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    Hi everyone,

    I'm going to graduate this year (almost certainly a high 2:1) in philosophy. Seriously considering a career in law (I'd like to work in either IP or human rights) and was wondering which of the bewildering number of courses I should take. Is there any benefit to doing a 2 year masters course over a GDL/CPE? Where best (for employment) to study such a course?

    Any help most appreciated.
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    Hey, I'm going to help you out because you're a fellow Curb Your Enthusiasm fan!

    If you'd like to work in IP, I'd say the GDL is definitely your best bet.
    a. Though it's a very intense course you cover all the core law subjects, like criminal law and tort law etc, and for some one who has a presumably small amount of knowledge on the law (sorry if that's wrong), and for some one who still isn't sure what line he wants to go on, studying the core subjects would be good in helping you consolidate any prospective interest you have in certain fields. For example, studying criminal law may really make you want to go down the human rights path over everything else.

    b. If you get a training contract with a firm, the entire year will be free for you, because not only will your course fees be paid by them, but you also get a maintenance grant.


    This is just my opinion though, the two fields you show interest in are not really similar to each other and I think few firms would have both an IP and a human rights department.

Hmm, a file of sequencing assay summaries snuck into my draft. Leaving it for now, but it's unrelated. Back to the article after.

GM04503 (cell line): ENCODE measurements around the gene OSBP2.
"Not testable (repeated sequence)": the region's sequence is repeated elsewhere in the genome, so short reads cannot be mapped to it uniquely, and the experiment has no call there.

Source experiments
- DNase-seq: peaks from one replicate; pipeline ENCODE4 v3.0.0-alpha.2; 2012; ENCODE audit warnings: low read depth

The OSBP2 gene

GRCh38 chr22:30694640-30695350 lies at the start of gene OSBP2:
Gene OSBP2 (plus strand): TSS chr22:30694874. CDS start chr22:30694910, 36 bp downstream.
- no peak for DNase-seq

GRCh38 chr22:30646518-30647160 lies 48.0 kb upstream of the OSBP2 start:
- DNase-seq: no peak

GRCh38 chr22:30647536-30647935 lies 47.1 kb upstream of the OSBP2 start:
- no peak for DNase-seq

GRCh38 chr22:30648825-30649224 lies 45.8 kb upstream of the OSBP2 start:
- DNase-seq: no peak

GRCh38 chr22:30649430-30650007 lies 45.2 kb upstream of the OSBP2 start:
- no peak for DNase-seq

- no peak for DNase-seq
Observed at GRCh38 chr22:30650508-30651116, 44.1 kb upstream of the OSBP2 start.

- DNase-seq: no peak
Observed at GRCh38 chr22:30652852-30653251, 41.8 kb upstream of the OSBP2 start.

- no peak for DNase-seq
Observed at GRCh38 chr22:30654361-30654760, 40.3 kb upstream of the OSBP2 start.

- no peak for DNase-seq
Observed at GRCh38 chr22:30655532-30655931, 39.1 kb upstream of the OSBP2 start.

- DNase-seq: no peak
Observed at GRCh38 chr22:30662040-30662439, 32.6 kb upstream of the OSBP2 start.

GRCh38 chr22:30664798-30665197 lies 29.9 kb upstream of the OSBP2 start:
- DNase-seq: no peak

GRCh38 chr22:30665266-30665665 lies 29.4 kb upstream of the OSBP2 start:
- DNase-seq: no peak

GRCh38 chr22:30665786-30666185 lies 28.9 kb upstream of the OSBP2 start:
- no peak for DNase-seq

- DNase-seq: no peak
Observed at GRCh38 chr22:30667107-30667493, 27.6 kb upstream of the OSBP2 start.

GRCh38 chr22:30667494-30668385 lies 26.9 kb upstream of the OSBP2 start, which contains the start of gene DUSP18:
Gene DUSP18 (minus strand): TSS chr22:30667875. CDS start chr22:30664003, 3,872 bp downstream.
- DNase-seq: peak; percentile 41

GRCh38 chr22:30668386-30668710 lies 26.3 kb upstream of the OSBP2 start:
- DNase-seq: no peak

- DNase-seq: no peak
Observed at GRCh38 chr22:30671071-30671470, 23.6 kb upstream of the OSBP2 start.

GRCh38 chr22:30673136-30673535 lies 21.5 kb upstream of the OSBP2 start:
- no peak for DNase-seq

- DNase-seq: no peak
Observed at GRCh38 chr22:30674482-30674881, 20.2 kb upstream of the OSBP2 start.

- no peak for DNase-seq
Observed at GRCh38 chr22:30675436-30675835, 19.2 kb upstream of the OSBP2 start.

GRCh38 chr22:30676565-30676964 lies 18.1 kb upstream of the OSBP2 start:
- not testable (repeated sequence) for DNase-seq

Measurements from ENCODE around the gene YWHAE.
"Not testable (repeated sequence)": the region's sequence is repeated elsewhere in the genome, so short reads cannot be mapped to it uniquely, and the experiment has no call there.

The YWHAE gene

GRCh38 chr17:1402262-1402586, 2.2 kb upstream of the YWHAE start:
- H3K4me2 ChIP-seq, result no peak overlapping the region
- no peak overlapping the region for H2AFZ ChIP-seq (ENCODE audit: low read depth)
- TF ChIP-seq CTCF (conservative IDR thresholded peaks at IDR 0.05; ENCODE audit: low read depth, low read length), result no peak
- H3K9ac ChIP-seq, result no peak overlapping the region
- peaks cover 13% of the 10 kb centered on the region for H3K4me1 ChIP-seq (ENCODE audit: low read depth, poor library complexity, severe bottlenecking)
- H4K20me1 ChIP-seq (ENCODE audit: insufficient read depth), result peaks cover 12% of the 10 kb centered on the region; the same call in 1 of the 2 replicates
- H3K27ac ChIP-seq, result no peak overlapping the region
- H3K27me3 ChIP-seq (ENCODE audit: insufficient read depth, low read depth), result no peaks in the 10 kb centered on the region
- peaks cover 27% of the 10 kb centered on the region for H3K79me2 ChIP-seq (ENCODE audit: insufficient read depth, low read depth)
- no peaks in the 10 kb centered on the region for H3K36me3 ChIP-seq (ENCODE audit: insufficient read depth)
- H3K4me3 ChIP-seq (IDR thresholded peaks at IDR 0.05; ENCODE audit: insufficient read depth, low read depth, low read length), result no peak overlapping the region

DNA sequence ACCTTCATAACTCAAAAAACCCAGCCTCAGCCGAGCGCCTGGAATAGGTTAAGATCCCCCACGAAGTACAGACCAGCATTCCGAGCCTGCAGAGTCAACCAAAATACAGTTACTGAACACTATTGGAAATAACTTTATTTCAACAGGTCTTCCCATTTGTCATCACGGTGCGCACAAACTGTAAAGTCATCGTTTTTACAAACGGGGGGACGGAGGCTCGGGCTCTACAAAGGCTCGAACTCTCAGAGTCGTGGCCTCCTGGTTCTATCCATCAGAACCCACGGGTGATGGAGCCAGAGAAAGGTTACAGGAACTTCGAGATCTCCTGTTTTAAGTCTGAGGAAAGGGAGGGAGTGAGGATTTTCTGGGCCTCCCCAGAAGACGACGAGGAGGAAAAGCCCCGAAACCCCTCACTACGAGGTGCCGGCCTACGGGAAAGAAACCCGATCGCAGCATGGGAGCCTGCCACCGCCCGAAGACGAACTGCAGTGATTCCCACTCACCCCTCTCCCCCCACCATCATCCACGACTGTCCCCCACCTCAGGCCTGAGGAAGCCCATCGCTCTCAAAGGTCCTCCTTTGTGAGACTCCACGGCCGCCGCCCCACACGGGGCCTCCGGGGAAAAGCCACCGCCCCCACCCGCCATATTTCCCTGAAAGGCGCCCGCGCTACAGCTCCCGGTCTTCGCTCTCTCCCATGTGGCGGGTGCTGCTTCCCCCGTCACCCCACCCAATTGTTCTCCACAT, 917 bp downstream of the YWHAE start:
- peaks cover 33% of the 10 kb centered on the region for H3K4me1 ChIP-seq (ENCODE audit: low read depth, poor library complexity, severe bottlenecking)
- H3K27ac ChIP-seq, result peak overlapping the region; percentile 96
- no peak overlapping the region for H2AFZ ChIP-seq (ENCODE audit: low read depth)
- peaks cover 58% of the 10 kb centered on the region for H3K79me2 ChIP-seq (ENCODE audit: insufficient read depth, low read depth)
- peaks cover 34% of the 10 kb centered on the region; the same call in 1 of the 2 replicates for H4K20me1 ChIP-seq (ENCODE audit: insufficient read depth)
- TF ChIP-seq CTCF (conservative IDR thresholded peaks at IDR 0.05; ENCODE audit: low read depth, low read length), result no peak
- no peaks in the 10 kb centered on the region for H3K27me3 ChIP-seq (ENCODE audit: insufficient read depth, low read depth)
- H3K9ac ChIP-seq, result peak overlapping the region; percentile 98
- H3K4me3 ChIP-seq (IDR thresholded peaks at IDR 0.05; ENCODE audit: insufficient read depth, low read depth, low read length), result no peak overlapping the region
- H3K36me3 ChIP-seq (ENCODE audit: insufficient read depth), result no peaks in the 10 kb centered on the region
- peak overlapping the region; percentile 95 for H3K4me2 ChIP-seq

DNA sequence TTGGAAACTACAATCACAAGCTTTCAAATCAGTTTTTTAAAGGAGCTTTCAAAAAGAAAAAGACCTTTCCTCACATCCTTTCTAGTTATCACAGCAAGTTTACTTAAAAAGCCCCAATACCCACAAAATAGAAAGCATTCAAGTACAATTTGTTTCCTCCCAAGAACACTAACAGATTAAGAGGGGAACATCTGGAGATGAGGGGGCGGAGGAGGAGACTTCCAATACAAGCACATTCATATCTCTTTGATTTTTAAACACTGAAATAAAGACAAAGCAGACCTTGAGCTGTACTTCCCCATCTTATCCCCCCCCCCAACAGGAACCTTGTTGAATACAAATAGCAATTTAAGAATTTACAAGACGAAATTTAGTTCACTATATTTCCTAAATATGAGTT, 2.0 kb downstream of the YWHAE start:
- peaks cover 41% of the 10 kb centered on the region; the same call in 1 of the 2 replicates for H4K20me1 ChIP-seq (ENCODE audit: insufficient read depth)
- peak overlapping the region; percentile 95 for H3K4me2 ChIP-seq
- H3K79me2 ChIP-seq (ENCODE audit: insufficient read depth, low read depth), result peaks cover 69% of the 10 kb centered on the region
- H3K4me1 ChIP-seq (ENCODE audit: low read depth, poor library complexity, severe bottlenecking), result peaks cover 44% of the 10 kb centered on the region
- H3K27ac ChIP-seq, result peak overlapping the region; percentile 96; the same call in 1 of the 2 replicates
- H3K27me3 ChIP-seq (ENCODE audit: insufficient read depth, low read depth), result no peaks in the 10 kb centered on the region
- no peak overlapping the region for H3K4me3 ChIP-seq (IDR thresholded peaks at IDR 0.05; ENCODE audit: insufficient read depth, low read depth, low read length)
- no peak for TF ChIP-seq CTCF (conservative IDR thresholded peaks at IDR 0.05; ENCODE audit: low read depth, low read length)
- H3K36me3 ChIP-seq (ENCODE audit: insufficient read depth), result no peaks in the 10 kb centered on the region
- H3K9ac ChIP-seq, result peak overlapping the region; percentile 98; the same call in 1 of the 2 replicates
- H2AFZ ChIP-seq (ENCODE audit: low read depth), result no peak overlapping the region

Doing the GDL would give you a clearer picture on where your legal strengths lie and you may even decided to go into a completely different line.

    Long live Larry David
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    (Original post by Spitfire19)
    Hey, I'm going to help you out because you're a fellow Curb Your Enthusiasm fan!

    If you'd like to work in IP, I'd say the GDL is definitely your best bet.
    a. Though it's a very intense course you cover all the core law subjects, like criminal law and tort law etc, and for some one who has a presumably small amount of knowledge on the law (sorry if that's wrong), and for some one who still isn't sure what line he wants to go on, studying the core subjects would be good in helping you consolidate any prospective interest you have in certain fields. For example, studying criminal law may really make you want to go down the human rights path over everything else.